c. This is the place of official sentencing - where the decision that Pilate has made will become binding - a tremendously ironic situation - the Judge of all men being brought to the BEMA seat of judgment, and then one day, Pilate will stand before this same One, but that time it will be as the condemned, not the Judge.

B. The Selection of the Heart that Rejects Christ - 19:14

1. The Context Surrounding the Decision

a. God’s timing for this event is perfect - the Lamb of God who would atone for the sins of the world was sacrificed during Passover - “And it was the preparation of the passover...”

b. This phrase has caused considerable debate among interpreters of Scripture - but ought to be understood in light of the reality that Friday is called "the day of preparation" every week for the Sabbath - cp. Mark 15:42 And now when the even was come, because it was the preparation, that is, the day before the sabbath,

c. This is a particularly important preparation day in that it is the preparation for the Sabbath of Passover - the annual Day of celebration of God’s deliverance from the bondage in Egypt.

d. Originally, Passover was an event wherein the Angel of Death passed over all the homes that had found protection through the blood of the lamb covering the doorposts of their homes.

e. Here, the Passover would represent the blood of the lamb again being applied to bring people to safety from death - eternal death.

f.. It was during this celebration that Pilate and the people of Israel both chose to reject the provision of God.

2. The Confession Signifying the Decision

a. We are told that it was early morning - most likely around 6 AM when Pilate came out and presented Jesus to the crowd - "...and about the sixth hour. And he saith unto the Jews, `Behold, your King’!"

b. There is sarcasm present in his voice - calling attention to this man who was bloodied, bruised, and shivering in shock before them - "your king"

c. It is was the official declaration of rejection by Pilate - designed to slam the Jews, reject personal respect for Jesus, and demonstrate the antipathy toward the provision of God.

d. He forces the people of Israel to take ownership of the decision that he had made - to crucify Jesus; calling on them to either accept or reject the Messiah.

e. It is interesting to note the two times that Pilate has told the crowd of Jews that AM to behold Jesus. After having Jesus scourged, Pilate had Jesus brought out to the crowd and told them to “Behold the man.” Now he tells the same people to “Behold your king!” As in the first time that Pilate told the people to Behold the man, but didn’t grasp the importance of what he just told them to do, he does the same thing here. He is mocking them and Jesus at this point, but the truth was and is, Jesus was their King. He is the King of Kings and Lord of Lords, whether anybody recognizes it or not.

C. The Satisfaction of the Heart that Rejects Christ - 19:15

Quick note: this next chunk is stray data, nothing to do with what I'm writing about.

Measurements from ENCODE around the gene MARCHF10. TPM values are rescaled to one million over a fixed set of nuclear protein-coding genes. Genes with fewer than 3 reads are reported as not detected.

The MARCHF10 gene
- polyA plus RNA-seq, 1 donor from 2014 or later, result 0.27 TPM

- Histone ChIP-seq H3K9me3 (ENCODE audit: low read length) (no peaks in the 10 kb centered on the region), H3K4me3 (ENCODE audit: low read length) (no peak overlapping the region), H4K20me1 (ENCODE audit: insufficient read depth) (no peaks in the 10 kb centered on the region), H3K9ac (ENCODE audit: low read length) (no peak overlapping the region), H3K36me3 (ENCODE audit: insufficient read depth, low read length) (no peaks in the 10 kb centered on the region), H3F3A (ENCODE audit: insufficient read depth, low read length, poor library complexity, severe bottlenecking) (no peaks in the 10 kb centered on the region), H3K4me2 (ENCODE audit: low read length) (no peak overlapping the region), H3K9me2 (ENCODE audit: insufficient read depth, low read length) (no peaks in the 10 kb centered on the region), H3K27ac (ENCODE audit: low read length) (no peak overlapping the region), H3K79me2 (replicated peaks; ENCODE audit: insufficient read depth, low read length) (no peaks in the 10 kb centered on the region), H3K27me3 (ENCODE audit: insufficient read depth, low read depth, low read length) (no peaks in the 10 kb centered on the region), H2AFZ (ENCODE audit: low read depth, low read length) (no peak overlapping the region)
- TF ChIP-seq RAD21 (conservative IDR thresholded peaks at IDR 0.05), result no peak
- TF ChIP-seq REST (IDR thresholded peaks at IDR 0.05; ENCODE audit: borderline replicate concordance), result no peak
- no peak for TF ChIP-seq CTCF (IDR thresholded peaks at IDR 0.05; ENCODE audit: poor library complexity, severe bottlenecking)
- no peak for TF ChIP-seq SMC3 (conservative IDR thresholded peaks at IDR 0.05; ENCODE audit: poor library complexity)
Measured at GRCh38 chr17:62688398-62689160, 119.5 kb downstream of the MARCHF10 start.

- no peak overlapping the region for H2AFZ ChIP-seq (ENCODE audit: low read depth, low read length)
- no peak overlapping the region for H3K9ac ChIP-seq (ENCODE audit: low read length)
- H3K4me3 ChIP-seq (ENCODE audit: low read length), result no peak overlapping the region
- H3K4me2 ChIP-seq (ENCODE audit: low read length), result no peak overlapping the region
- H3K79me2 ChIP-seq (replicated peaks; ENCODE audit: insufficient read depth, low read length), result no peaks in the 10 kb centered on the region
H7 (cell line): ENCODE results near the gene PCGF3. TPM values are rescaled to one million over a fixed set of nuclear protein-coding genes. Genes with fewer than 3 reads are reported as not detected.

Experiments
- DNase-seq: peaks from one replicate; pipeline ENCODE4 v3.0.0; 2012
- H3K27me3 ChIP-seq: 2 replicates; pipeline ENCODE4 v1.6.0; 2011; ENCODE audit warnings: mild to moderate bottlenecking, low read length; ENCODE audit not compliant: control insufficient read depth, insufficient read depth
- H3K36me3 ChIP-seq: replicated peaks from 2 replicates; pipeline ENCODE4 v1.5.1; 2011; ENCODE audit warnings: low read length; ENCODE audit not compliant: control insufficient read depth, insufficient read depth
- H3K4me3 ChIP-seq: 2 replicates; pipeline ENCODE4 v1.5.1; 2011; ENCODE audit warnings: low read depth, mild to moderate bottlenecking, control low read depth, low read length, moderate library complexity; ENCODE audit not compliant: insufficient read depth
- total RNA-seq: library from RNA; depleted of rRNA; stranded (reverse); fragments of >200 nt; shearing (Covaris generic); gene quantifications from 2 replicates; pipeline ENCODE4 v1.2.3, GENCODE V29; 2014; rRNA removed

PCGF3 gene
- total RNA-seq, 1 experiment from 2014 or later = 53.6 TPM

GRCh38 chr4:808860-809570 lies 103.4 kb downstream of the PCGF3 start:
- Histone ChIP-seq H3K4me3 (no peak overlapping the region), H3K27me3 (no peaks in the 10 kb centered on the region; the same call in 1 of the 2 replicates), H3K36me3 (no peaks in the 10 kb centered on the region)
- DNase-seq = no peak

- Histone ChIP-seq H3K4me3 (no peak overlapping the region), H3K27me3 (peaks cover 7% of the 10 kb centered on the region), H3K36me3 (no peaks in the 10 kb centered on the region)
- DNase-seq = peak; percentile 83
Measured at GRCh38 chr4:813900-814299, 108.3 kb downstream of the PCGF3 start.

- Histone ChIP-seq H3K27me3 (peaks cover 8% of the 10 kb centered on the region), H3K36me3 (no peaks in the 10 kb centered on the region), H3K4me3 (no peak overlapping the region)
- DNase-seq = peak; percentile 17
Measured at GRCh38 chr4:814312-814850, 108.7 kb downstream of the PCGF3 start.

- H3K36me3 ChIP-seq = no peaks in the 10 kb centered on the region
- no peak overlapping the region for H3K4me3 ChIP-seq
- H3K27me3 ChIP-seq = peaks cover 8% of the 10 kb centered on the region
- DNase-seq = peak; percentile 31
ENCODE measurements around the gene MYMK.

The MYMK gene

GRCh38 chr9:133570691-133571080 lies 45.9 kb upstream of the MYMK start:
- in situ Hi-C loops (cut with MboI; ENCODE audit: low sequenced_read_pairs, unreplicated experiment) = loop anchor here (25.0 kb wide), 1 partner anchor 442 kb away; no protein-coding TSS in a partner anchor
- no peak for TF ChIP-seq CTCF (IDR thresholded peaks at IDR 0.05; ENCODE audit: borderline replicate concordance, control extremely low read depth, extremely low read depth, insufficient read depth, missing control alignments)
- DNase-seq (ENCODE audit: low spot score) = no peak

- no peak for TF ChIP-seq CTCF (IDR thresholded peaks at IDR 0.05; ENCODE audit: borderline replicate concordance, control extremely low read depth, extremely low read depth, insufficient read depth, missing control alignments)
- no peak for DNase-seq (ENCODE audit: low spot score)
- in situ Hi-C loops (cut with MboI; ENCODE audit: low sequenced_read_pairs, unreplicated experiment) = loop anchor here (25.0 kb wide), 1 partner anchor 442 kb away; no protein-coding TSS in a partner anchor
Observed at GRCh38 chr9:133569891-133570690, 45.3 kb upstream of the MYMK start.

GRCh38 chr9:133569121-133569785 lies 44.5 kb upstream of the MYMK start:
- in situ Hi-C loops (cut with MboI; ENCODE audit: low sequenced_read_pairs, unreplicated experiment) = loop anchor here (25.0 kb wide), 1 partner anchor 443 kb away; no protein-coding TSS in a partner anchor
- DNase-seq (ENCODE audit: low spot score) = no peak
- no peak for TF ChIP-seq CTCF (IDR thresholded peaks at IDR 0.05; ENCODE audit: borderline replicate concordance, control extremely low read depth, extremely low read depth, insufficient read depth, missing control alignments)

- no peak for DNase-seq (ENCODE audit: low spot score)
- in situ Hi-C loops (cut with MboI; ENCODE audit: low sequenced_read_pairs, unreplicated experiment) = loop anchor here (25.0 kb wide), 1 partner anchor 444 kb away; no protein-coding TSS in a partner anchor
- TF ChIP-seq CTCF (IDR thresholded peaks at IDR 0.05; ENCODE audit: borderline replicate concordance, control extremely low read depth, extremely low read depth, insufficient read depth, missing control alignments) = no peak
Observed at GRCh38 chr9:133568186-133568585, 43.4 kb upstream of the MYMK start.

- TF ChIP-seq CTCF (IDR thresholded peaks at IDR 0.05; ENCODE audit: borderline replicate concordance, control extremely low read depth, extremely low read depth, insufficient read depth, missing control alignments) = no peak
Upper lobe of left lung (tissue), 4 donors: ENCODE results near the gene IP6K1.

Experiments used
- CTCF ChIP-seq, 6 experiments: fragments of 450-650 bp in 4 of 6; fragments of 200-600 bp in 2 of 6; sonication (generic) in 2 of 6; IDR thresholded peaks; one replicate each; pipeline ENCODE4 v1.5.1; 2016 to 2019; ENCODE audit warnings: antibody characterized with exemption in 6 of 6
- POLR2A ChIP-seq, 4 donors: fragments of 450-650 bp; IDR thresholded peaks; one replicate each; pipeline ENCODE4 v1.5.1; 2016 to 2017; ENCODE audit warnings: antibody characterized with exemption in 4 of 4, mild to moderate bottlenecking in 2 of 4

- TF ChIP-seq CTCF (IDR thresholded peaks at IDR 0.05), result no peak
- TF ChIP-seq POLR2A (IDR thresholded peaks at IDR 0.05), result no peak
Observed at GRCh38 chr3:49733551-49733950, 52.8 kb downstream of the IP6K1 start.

1. The Corruption Swaying the Decision

a. The hearts of the people were grotesquely estranged from God - to the point where they did not even recognize God’s hand in the life of Jesus. They had closed their heart and mind to the miracles that Jesus had performed, that only One sent from God could do. They attributed what Jesus did to the power of Satan in His life!

b. They were hostile and corrupt - lusting after the ability to rid themselves of Jesus and the moral uprightness and authority that he represented in their lives - "But they cried out, `Away with Him, away with Him, crucify Him!"

c. In disgust and mockery, "Pilate saith unto them, `Shall I crucify your King’?"

d. Their constant call is that they be rid of Jesus.

Application: The corruption of the human heart is still what keeps people from having Jesus. Their cold, stony heart tells them that they do not need Christ as their Saviour. That is just a crutch that weak people need. Thus, the spiritually corrupt and dead heart of mankind sways their hear and mind away from the saving grace of God.

2. The Claim Substantiating the Decision

a. Their response to Pilate is to claim independence from any king other than Caesar - "The chief priests answered, `We have no king but Caesar’."

b. The most tragic thing is that God took them at their word and allowed them to suffer the fate of being surrendered to the corrupt authority of men and the curses of it - when He would have given them divine rule and blessing.

c. The Jewish people have been ruled over and abused ever since - to this day still not possessing a King who will accomplish all that God intends to accomplish through the coming One - the Lord Jesus Christ.

d. They were essentially calling on Pilate to do his duty as a loyal servant of Tiberius Caesar - and professed their loyalty to him as a inducement for Pilate to do what would be in the best interest of a loyal Roman.